(722b) The Breakup of an Oil Drop Containing a Colloidal Suspension in an Electric Field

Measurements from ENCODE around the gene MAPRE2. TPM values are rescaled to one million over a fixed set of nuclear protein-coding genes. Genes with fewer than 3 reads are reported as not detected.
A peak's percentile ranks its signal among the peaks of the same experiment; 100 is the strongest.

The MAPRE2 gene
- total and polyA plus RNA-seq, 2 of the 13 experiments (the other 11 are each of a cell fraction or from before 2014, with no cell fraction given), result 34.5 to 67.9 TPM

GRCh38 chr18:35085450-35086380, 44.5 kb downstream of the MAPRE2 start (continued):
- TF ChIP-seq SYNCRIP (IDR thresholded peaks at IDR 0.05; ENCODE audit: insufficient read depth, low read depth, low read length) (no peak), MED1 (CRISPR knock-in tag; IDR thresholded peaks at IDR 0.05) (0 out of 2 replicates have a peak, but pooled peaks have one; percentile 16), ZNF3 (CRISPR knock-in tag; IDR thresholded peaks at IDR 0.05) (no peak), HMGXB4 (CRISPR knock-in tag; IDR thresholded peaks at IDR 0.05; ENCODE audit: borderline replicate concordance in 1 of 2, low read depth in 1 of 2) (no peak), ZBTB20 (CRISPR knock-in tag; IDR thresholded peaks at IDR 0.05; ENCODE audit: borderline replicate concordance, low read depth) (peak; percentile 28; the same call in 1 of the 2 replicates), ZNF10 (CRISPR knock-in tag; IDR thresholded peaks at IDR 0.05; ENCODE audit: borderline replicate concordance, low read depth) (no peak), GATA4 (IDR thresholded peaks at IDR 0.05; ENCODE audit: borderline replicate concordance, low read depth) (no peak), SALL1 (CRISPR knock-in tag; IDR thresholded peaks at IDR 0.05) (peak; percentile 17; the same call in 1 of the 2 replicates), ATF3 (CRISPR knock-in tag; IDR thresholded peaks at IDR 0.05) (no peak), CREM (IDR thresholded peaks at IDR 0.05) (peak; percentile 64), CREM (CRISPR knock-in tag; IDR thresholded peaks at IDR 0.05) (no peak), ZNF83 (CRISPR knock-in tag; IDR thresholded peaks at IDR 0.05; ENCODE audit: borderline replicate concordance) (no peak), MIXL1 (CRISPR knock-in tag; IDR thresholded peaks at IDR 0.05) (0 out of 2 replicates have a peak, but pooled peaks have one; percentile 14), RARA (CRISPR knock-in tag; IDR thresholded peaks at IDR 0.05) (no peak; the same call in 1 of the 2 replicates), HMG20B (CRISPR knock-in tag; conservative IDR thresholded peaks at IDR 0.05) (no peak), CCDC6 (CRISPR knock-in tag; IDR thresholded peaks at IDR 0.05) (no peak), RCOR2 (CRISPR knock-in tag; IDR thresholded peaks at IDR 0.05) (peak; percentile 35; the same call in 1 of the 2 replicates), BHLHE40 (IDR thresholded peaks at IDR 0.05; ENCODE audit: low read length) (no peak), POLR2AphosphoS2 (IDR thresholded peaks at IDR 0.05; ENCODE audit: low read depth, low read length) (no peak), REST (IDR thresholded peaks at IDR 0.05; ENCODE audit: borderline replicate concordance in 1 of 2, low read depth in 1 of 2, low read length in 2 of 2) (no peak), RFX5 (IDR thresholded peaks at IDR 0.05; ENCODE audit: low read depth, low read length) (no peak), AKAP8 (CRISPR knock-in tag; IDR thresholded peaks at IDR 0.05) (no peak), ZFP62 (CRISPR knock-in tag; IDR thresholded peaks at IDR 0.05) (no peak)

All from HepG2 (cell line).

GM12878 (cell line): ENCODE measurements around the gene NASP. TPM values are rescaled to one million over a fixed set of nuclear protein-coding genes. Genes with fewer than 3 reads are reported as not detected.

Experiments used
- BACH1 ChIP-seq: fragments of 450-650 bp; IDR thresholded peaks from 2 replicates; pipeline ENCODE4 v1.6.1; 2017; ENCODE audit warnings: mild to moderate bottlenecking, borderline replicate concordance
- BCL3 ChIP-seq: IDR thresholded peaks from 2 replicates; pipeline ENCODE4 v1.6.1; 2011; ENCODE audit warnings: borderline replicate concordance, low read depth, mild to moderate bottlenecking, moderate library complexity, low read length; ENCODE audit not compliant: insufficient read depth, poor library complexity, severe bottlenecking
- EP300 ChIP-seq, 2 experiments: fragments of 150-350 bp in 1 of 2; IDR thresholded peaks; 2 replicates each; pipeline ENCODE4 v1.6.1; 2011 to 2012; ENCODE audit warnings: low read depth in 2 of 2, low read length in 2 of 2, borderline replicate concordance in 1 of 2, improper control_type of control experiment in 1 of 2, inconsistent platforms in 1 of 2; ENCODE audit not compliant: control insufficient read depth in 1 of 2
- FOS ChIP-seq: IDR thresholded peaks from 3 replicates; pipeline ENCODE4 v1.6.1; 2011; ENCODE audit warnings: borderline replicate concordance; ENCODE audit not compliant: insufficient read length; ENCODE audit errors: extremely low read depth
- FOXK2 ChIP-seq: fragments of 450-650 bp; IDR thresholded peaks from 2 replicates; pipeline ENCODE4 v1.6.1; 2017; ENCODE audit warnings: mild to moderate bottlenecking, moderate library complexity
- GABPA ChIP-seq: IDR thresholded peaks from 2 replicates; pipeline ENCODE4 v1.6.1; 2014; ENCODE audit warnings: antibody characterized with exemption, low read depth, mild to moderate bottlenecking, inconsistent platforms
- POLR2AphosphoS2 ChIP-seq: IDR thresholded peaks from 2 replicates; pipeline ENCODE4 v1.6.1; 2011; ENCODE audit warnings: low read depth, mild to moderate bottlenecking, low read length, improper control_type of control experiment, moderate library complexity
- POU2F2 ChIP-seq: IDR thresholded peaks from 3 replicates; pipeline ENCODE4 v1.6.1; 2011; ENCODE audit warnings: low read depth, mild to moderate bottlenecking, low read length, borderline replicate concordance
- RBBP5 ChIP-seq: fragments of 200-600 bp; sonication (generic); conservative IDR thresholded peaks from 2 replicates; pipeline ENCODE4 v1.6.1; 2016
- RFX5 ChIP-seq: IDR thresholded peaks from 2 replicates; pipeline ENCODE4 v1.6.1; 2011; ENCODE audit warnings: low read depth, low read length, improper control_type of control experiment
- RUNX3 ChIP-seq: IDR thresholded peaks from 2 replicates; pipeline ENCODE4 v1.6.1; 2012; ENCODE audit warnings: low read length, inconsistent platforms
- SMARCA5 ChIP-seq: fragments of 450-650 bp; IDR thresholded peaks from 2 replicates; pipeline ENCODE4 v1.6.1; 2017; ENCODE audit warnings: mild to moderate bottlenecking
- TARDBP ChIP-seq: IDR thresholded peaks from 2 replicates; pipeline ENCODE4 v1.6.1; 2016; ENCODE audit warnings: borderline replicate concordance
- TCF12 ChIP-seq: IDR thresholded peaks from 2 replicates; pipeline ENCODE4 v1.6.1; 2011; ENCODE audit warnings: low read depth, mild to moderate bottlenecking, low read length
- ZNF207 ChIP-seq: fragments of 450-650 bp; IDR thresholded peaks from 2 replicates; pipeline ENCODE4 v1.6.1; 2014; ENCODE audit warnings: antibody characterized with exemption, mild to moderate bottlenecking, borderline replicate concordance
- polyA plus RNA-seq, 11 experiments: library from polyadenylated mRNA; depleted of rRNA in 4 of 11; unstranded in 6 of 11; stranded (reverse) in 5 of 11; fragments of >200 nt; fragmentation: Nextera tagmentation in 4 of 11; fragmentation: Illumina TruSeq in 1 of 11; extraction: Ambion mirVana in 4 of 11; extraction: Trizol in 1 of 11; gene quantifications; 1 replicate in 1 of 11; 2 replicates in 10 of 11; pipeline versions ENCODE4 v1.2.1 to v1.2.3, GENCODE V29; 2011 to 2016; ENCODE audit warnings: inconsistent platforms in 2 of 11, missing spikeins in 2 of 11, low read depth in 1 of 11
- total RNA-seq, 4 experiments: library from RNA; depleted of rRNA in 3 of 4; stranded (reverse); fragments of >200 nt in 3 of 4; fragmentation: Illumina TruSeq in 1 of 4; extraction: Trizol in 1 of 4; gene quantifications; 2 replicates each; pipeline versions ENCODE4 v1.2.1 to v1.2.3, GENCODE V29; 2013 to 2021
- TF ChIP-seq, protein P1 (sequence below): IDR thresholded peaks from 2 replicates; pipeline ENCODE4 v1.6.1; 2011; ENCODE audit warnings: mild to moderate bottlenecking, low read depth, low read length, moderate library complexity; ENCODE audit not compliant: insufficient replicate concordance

When an electric field is applied across a drop of fluid suspended in another fluid, electric stresses are generated at the interface, which deform the drop and cause it to break above a critical field strength. In this work, the breakup modes of a squalane drop in silicone oil is studied experimentally, first for a pure squalane drop, and then for a squalane drop with added polyisobutylene succinimide (OLOA 11000) surfactant. A drop of pure squalene undergoes breakup with pointed ends from which tiny drops are ejected, a breakup mode called tip streaming. The addition of the surfactant changes the breakup mode to end pinching, characterized by the formation of lobes at the two ends of the drop, which eventually detach into drops having a size comparable to the original drop. Using axisymmetric boundary integral computations, we predict Marangoni stresses generated by a non uniform distribution of surfactant to change the breakup mode. Next, the breakup modes of a drop containing a colloidal suspension of carbon black with OLOA is probed. It is observed that a drop of a stable suspension of carbon black has the same breakup mode as a drop with surfactant alone, i.e., without added carbon black. However, a drop of an unstable suspension shows a drastically different breakup mode as compared to a drop with surfactant alone. These drops get stretched and start forming asymmetric lobes that develop into fingers and eventually disintegrate in an inhomogeneous fashion. We attribute this inhomogeneity in breakup to the unstable nature of the suspension. Our work shows that breakup modes of a drop of a colloidal suspension under electric fields could be used to quickly assess the stability of the suspension.